10 Brands That Will Disappear in 2016

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4. Pacific Sunwear of California

Also known as PacSun, retailer Pacific Sunwear of California reported fiscal 2015 revenue of $826.8 million, up from $797.8 million in 2014 and from $784.7 million in 2013. Growing income, however, has been a struggle. In the second quarter of this year, the company posted a considerable loss when non-cash gains were excluded.

PacSun’s store count declined from 873 in January 2011 to 609 as of September 2015 in all 50 states and Puerto Rico. Even as the company’s store count continues to decline, one of the most difficult problems Pacific Sunware faces remains its ratio of store locations to total revenue. Gap’s yield per location is several times that of Pacific Sunwear. Looking ahead to the current quarter, the company expects same-store sales to drop between 3% and 6%, which would put further strain on the company’s financials.

The retailer’s stock has collapsed by nearly 90% over the six months since April. Its shares have been in the penny stock range for long enough that NASDAQ has sent the company a delisting notice. At $0.28 a share, Pacific Sunwear’s financial condition has most of the hallmarks of an approaching bankruptcy.

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5. A&P

Dating back to the 1860s, The Great Atlantic & Pacific Tea Company, now known as A&P, first filed for Chapter 11 bankruptcy protection at the end of 2010. It again filed for bankruptcy in July of this year, but this time on its way to full liquidation — a century and a half after it was founded.

The company’s troubles began decades ago as it failed to keep pace with changing trends in the grocery store industry. By 2000, new competitors, especially Walmart, further hurt the legendary chain, forcing it to further reduce its store count — from a peak of 16,000 — to just 600 locations. By the time the Great Recession rolled in, A&P was ill equipped to survive it.

The company laid off thousands of workers five years ago and closed numerous stores across the nation as a result of the most recent filing. AB Acquisition, also known as Albertsons Companies and one of the largest grocery chains in the nation, purchased the bulk of A&P’s stores and reopened them under the ACME Markets brand.

6. Volkswagen’s TDI Brand

Turbocharged direct injection, or TDI, is a brand of Volkswagen engine that is available for nearly every model in VW’s lineup, including Jetta, Beetle, and Golf models. Following the recent emission standard debacle, though, the TDI brand has been virtually destroyed. Conservative estimates put the cost of the recalls and related expenses into the billions of dollars. Already, the company reported its first quarterly loss in 15 years and issued a full year profit warning.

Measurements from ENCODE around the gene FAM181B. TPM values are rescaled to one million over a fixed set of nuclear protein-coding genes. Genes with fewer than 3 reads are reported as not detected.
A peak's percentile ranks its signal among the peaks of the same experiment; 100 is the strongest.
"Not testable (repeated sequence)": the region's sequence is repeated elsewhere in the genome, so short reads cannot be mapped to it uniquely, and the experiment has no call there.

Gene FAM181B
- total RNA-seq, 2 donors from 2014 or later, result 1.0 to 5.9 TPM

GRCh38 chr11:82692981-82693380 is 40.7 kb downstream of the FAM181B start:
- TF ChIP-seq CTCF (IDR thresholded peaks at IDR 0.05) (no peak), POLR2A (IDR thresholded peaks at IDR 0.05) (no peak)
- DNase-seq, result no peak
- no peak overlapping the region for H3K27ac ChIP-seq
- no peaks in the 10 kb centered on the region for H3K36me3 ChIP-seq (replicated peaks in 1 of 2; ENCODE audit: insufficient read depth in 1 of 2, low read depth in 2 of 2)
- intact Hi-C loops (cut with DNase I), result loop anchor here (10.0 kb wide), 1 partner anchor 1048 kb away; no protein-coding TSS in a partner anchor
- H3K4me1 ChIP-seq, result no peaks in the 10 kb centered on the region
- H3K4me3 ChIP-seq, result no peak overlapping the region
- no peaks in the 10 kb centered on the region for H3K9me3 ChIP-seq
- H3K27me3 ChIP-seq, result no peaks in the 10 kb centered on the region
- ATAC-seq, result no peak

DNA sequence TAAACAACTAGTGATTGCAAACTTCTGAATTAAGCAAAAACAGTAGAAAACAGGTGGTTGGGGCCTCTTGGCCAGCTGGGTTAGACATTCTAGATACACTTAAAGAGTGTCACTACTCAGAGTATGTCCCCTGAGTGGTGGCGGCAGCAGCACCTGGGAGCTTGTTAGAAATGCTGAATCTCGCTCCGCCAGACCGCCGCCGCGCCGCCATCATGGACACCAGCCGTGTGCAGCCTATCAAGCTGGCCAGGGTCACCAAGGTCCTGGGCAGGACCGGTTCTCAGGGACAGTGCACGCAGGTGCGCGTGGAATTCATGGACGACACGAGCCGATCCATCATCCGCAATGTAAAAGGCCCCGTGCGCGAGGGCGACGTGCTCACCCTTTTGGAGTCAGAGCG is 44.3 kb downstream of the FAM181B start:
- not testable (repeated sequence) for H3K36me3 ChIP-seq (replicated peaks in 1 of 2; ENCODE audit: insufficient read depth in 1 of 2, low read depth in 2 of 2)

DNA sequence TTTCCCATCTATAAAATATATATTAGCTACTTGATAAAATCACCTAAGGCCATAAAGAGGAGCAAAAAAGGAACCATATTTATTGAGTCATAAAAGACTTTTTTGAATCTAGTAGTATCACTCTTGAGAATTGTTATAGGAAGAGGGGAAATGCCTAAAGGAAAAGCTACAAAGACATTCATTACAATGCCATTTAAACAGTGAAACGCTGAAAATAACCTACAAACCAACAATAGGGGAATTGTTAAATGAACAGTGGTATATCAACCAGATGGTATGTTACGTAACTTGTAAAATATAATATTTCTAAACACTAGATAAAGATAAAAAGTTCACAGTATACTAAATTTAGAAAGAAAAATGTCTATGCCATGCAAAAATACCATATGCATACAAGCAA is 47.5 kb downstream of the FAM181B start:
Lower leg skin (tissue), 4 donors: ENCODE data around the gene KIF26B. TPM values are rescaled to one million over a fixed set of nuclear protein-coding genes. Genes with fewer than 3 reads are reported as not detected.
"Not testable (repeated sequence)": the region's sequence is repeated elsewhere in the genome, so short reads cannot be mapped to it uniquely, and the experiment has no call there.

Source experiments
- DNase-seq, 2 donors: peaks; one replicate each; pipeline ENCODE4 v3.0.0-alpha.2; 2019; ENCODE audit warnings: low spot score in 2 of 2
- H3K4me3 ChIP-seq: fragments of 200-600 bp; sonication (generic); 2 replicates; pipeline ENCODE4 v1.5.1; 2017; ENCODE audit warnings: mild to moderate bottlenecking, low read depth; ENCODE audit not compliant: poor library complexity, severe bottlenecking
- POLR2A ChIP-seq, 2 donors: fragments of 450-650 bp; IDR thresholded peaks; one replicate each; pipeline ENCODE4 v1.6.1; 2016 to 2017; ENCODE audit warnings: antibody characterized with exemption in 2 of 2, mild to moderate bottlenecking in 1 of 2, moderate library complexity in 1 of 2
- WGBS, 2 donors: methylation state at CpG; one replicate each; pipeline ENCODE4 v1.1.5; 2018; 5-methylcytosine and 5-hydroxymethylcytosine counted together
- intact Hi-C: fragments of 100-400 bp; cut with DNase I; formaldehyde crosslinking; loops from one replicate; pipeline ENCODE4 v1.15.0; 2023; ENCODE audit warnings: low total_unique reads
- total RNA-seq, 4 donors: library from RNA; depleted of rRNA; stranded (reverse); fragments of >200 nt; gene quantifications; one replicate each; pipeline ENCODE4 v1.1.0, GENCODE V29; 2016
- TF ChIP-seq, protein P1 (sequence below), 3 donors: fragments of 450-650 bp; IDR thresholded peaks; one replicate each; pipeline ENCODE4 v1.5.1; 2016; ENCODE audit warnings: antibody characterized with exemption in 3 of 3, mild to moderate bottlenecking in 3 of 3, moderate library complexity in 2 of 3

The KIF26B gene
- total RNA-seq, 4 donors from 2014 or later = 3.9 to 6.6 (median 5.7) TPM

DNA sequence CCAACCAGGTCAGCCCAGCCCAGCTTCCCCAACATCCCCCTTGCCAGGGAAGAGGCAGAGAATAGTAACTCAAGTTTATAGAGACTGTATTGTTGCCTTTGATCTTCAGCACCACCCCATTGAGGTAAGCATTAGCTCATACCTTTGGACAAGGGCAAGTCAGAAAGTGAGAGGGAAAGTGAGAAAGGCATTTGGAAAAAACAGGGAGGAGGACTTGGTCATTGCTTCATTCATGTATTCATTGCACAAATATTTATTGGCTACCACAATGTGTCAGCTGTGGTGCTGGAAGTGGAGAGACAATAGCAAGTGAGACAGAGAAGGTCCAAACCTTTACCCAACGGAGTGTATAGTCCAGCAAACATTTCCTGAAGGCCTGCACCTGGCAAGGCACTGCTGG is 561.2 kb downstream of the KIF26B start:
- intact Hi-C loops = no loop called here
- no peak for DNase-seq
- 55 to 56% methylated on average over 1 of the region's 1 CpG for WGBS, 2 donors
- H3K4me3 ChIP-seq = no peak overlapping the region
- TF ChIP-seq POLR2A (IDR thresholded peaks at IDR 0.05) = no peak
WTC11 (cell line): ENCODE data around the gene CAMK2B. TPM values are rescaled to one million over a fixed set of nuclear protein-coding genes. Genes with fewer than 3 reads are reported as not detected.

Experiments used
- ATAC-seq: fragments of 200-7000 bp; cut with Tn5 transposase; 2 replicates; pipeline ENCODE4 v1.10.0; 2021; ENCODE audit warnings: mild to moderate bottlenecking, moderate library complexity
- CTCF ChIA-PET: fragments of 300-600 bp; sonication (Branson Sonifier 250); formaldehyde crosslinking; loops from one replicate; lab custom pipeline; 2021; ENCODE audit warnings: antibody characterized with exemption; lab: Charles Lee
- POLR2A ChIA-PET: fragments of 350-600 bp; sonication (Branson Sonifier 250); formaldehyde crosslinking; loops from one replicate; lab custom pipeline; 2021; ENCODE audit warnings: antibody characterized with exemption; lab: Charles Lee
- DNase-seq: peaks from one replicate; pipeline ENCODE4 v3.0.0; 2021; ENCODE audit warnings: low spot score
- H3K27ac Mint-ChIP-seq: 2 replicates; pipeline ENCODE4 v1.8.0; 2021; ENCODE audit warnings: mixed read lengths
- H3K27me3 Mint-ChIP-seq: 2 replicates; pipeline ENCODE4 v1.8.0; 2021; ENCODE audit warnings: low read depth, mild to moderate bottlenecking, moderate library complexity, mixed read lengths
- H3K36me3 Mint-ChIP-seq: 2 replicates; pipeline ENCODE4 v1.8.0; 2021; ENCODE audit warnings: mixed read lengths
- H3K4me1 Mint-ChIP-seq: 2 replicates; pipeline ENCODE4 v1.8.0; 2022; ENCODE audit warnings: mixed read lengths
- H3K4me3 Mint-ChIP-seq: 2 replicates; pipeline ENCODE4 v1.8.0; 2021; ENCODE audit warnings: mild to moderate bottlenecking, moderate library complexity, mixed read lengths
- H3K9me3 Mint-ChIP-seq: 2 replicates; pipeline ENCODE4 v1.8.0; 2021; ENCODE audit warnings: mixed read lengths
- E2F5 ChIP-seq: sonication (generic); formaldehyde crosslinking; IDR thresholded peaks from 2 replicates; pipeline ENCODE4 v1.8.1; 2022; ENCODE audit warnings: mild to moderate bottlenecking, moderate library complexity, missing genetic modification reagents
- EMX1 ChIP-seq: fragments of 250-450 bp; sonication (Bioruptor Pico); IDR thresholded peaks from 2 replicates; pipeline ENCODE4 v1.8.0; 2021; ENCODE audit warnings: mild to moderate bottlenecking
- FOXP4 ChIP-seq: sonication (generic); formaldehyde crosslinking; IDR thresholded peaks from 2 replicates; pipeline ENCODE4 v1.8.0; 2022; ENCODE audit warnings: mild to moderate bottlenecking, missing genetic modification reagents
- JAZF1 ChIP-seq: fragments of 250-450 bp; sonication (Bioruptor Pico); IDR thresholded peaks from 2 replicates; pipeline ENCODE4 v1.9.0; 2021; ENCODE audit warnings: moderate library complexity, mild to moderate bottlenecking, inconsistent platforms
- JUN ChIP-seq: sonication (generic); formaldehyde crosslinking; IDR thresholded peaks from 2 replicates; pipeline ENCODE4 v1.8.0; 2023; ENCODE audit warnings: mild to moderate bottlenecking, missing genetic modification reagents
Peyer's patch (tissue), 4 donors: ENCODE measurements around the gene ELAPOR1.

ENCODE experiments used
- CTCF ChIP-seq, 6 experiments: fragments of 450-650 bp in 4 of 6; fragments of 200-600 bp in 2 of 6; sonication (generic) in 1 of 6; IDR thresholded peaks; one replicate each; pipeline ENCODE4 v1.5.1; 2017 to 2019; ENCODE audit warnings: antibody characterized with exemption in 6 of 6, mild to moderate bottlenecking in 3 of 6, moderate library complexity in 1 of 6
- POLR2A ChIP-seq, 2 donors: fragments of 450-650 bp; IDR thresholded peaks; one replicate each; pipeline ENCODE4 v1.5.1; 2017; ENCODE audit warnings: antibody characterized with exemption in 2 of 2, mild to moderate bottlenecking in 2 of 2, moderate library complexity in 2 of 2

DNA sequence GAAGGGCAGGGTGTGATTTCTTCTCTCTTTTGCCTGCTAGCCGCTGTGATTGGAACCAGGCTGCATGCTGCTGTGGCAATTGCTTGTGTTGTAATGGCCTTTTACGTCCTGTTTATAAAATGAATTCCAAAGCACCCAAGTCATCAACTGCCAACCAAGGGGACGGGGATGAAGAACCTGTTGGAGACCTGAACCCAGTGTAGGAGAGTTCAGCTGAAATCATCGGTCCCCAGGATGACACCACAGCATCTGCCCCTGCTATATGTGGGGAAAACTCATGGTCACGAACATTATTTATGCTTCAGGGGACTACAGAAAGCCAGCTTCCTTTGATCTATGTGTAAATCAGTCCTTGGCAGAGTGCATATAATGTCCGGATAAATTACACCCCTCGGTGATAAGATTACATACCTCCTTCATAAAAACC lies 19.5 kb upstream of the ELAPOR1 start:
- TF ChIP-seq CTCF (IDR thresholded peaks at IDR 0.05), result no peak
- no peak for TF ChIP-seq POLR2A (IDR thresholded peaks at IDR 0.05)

For years, clean diesel was presented as an alternative to hybrid engines and was promoted as a major reason for consumers to buy cars with TDI engines. Now, the perceived advantage of TDI engines has become a huge liability. The Environmental Protection Agency accused VW in September of deliberately designing its vehicles to circumvent emissions tests. A software turned on the car’s’ full emissions control systems only during emissions tests. The rest of the time, the software disengaged the system to allow for better performance and fuel efficiency. The German automaker will likely be required to recall hundreds of thousands of its cars.

VW surpassed Toyota last year as the world’s largest automaker. While the company likely will not hold onto this title for very long, it is also very unlikely it will go under as a result of the scandal. The TDI brand, however, and perhaps eco-friendly diesel brands more generally, will most likely disappear.

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7. US Airways

Founded in 1979, US Airways will shortly be gone altogether. The company’s merger with American Airlines was completed in 2013. The combined company will rebrand all of its planes with the AA logo. While the US Airways logo may still appear on some airport buildings and planes in the next few years, it will phase out entirely by the fourth quarter of 2017.

In an industry marked by bankruptcies and mergers, brands often disappear. In a merger, however, it is not always clear which brand will remain. Prior to the 2013 merger, American Airlines was actually worse off financially than US Airways. Yet, while the more stable US Airways purchased the failing American Airlines, the members of the board selected the brand they perceived to be more well known. This could be because US Airways had a smaller footprint than American Airlines.

After two consecutive years of negative balance sheets — American Airlines reported net losses of $1.9 million and $1.8 million in its 2012 and 2013 fiscal years respectively — the new company reported net income of $2.9 billion last year.